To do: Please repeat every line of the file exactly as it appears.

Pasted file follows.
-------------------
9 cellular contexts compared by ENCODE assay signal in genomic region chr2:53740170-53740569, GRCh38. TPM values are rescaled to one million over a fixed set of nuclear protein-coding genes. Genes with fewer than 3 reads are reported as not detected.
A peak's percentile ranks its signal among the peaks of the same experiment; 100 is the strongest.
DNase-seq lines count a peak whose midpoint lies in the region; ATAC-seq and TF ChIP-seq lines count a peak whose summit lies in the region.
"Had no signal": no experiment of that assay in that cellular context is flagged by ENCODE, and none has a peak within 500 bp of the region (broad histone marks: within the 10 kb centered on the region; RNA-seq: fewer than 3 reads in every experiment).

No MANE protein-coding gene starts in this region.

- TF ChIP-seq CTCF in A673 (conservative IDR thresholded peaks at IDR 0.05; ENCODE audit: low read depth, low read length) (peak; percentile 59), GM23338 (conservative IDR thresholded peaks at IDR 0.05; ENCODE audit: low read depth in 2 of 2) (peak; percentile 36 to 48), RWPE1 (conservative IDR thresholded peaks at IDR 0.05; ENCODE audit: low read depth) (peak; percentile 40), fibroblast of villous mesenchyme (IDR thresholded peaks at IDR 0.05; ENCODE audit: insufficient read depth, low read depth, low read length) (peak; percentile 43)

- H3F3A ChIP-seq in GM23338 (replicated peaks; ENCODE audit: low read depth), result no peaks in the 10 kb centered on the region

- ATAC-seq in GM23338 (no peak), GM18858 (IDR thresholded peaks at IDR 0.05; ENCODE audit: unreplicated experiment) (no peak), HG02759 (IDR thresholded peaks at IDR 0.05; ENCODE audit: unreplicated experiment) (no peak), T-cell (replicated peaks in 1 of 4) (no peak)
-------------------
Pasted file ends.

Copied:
9 cellular contexts compared by ENCODE assay signal in genomic region chr2:53740170-53740569, GRCh38. TPM values are rescaled to one million over a fixed set of nuclear protein-coding genes. Genes with fewer than 3 reads are reported as not detected.
A peak's percentile ranks its signal among the peaks of the same experiment; 100 is the strongest.
DNase-seq lines count a peak whose midpoint lies in the region; ATAC-seq and TF ChIP-seq lines count a peak whose summit lies in the region.
"Had no signal": no experiment of that assay in that cellular context is flagged by ENCODE, and none has a peak within 500 bp of the region (broad histone marks: within the 10 kb centered on the region; RNA-seq: fewer than 3 reads in every experiment).

No MANE protein-coding gene starts in this region.

- TF ChIP-seq CTCF in A673 (conservative IDR thresholded peaks at IDR 0.05; ENCODE audit: low read depth, low read length) (peak; percentile 59), GM23338 (conservative IDR thresholded peaks at IDR 0.05; ENCODE audit: low read depth in 2 of 2) (peak; percentile 36 to 48), RWPE1 (conservative IDR thresholded peaks at IDR 0.05; ENCODE audit: low read depth) (peak; percentile 40), fibroblast of villous mesenchyme (IDR thresholded peaks at IDR 0.05; ENCODE audit: insufficient read depth, low read depth, low read length) (peak; percentile 43)

- H3F3A ChIP-seq in GM23338 (replicated peaks; ENCODE audit: low read depth), result no peaks in the 10 kb centered on the region

- ATAC-seq in GM23338 (no peak), GM18858 (IDR thresholded peaks at IDR 0.05; ENCODE audit: unreplicated experiment) (no peak), HG02759 (IDR thresholded peaks at IDR 0.05; ENCODE audit: unreplicated experiment) (no peak), T-cell (replicated peaks in 1 of 4) (no peak)